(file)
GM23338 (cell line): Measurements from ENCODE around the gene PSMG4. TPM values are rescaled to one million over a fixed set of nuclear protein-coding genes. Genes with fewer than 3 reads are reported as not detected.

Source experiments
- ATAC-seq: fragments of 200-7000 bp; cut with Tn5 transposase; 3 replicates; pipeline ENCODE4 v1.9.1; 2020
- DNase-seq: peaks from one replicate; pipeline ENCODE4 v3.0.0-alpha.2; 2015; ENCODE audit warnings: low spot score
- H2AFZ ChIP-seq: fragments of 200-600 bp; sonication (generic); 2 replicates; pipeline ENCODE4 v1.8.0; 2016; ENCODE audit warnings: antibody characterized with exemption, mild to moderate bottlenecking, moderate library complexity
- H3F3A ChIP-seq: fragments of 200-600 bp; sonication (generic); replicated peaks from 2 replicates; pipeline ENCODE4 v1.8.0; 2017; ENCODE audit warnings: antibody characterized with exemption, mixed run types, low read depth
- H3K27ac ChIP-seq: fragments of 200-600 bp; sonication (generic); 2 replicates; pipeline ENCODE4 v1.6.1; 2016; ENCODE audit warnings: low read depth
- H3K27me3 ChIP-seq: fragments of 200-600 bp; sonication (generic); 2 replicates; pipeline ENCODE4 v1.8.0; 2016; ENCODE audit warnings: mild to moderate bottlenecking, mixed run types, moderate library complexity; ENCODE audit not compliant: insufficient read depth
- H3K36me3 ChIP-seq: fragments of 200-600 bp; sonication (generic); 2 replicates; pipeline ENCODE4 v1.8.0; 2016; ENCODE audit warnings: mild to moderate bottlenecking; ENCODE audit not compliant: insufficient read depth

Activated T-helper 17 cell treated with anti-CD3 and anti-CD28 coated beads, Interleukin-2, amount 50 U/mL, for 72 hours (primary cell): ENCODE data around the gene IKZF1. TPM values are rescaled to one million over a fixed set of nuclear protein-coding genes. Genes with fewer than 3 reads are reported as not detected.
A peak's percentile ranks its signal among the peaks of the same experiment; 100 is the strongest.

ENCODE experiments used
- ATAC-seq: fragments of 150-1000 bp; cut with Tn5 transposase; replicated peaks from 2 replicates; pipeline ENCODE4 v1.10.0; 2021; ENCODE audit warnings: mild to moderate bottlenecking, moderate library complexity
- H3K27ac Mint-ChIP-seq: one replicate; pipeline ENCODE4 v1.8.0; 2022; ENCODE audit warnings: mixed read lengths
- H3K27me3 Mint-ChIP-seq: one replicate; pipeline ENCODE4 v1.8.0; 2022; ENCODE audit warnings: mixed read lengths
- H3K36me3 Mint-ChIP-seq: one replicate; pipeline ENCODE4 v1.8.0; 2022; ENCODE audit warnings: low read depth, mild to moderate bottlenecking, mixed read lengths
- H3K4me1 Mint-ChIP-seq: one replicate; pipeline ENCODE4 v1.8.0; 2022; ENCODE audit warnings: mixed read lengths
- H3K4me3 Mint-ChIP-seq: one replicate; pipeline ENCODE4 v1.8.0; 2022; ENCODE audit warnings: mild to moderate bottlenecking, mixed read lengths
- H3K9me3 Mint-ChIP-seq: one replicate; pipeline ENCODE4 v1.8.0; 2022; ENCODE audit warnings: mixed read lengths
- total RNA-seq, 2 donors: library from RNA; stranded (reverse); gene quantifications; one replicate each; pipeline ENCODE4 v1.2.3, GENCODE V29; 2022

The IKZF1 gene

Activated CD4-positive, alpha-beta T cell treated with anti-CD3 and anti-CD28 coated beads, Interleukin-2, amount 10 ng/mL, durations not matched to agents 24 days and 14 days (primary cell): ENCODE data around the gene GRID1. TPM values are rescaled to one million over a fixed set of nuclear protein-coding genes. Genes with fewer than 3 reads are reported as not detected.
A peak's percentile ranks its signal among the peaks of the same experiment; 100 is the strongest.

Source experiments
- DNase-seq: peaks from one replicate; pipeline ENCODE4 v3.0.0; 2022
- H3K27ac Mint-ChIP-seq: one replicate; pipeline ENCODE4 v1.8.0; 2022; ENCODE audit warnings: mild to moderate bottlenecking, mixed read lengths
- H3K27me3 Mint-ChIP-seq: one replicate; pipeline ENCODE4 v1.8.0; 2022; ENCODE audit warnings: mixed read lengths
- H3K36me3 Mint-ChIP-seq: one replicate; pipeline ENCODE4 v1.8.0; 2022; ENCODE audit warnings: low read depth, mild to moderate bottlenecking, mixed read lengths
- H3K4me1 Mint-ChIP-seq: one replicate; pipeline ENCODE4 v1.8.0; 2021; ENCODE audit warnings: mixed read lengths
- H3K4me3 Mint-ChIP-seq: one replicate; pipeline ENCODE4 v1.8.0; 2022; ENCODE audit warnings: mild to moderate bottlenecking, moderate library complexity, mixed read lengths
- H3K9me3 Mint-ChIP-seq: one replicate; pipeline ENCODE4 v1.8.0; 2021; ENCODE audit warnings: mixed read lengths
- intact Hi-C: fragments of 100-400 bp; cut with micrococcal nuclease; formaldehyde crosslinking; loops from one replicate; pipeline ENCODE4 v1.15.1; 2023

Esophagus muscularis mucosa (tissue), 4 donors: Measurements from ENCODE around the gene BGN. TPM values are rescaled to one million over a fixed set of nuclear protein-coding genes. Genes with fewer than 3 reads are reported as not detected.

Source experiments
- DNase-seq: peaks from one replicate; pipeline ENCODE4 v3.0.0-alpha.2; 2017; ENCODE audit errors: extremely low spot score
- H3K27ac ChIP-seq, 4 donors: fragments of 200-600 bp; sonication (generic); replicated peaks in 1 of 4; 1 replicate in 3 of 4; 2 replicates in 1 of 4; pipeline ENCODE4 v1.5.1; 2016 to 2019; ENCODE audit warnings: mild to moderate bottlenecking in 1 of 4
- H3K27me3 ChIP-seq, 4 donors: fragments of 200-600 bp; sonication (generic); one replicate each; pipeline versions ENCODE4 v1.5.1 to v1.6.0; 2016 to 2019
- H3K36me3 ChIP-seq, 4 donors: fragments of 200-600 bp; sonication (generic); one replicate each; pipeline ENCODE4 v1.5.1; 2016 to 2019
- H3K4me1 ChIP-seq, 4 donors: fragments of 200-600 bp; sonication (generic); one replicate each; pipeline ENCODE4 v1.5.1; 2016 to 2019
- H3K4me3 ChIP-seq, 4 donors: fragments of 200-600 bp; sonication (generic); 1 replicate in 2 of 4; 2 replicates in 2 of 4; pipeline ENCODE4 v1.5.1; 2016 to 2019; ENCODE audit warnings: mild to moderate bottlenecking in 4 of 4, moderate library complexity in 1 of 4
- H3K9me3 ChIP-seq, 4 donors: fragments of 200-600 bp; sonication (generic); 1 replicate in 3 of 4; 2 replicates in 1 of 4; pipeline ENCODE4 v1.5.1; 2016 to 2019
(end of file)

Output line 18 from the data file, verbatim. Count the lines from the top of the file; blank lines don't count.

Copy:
- H3K4me3 Mint-ChIP-seq: one replicate; pipeline ENCODE4 v1.8.0; 2022; ENCODE audit warnings: mild to moderate bottlenecking, mixed read lengths